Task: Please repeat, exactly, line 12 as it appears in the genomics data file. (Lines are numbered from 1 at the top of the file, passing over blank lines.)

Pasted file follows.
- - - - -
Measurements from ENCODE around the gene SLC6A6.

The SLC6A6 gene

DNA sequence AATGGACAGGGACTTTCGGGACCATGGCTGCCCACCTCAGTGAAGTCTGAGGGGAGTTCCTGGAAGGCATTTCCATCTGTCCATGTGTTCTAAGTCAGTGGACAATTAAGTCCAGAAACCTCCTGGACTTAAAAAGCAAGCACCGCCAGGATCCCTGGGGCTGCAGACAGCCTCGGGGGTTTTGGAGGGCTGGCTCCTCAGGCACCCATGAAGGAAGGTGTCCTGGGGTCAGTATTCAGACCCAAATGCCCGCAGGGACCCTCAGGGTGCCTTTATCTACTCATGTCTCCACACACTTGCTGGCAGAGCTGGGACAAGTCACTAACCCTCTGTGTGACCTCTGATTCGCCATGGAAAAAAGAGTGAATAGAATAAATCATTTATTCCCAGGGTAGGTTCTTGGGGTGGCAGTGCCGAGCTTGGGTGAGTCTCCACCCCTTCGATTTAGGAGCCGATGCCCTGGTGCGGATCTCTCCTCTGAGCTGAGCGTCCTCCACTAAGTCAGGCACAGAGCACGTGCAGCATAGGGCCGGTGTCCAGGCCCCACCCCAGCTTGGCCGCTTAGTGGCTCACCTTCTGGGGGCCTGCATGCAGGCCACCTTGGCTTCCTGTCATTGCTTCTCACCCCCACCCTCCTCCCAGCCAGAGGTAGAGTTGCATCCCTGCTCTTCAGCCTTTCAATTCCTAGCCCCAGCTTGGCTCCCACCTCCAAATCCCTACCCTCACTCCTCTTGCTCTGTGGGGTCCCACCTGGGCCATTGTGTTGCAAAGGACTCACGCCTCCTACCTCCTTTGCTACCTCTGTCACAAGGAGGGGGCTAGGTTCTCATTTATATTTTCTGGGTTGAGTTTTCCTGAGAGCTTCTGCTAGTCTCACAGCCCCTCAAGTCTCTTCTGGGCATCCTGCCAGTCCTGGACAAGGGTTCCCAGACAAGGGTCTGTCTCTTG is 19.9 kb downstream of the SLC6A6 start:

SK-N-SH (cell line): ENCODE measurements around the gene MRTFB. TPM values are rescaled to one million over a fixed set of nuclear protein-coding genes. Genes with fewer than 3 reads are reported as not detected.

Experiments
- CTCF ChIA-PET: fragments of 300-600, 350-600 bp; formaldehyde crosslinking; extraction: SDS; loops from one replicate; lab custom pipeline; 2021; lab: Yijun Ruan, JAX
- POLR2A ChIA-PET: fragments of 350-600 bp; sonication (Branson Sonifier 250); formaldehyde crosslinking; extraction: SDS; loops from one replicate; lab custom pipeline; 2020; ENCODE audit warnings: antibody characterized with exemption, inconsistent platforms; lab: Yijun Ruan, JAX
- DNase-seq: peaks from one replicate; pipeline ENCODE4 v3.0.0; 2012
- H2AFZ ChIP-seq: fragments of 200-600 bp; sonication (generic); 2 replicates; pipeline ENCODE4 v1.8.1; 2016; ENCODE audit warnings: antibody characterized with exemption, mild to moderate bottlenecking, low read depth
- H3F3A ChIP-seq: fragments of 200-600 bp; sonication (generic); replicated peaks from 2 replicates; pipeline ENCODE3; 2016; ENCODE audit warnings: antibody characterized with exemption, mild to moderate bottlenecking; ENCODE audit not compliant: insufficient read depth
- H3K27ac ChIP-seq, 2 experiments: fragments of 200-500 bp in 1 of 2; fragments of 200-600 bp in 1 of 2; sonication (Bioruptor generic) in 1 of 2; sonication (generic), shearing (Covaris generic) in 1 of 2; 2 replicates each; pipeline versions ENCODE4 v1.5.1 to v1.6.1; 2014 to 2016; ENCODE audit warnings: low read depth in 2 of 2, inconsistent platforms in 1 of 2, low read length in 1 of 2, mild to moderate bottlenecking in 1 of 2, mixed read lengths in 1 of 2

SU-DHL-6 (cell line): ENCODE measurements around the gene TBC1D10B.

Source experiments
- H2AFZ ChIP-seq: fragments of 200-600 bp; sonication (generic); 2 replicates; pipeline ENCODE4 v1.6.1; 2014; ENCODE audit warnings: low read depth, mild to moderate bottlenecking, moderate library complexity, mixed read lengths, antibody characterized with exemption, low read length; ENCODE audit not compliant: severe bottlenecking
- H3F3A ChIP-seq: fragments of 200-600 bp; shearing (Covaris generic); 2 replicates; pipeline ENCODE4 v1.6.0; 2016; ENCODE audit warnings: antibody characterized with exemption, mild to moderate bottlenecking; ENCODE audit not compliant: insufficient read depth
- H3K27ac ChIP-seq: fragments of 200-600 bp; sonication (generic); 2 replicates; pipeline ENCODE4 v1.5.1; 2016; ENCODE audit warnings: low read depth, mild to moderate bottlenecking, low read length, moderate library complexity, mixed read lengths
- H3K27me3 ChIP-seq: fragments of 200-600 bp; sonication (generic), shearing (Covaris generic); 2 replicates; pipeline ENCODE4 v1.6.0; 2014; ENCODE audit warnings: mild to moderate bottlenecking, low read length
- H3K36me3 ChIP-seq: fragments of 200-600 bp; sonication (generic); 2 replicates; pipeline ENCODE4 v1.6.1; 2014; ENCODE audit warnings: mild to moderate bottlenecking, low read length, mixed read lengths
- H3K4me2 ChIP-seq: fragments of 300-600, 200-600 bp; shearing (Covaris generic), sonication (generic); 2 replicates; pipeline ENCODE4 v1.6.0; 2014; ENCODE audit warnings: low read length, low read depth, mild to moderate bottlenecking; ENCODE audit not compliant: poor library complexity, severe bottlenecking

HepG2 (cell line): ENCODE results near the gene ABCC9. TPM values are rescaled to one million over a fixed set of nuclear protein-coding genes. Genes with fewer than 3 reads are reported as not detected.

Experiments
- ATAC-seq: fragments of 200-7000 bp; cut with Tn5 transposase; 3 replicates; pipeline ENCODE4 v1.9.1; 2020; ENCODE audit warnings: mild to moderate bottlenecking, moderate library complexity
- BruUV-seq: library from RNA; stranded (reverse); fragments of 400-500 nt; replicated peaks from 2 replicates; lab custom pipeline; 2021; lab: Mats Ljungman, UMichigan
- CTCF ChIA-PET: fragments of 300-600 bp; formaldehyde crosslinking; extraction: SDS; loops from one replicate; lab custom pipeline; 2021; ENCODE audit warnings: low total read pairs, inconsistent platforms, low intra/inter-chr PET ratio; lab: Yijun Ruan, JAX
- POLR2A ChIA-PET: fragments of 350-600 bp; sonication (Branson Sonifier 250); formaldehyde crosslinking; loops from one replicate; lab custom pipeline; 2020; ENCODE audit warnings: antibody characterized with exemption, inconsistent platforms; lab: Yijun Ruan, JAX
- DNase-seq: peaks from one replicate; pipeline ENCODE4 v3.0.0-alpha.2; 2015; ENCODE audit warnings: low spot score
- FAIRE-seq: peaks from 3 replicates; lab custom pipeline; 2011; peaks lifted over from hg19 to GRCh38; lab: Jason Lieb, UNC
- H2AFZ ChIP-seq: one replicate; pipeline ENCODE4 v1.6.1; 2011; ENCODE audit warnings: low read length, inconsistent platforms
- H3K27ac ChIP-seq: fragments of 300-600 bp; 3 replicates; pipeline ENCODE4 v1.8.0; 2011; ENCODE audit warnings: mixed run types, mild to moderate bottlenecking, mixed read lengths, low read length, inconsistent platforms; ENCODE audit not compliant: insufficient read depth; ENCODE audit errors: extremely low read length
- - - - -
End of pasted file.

SU-DHL-6 (cell line): ENCODE measurements around the gene TBC1D10B.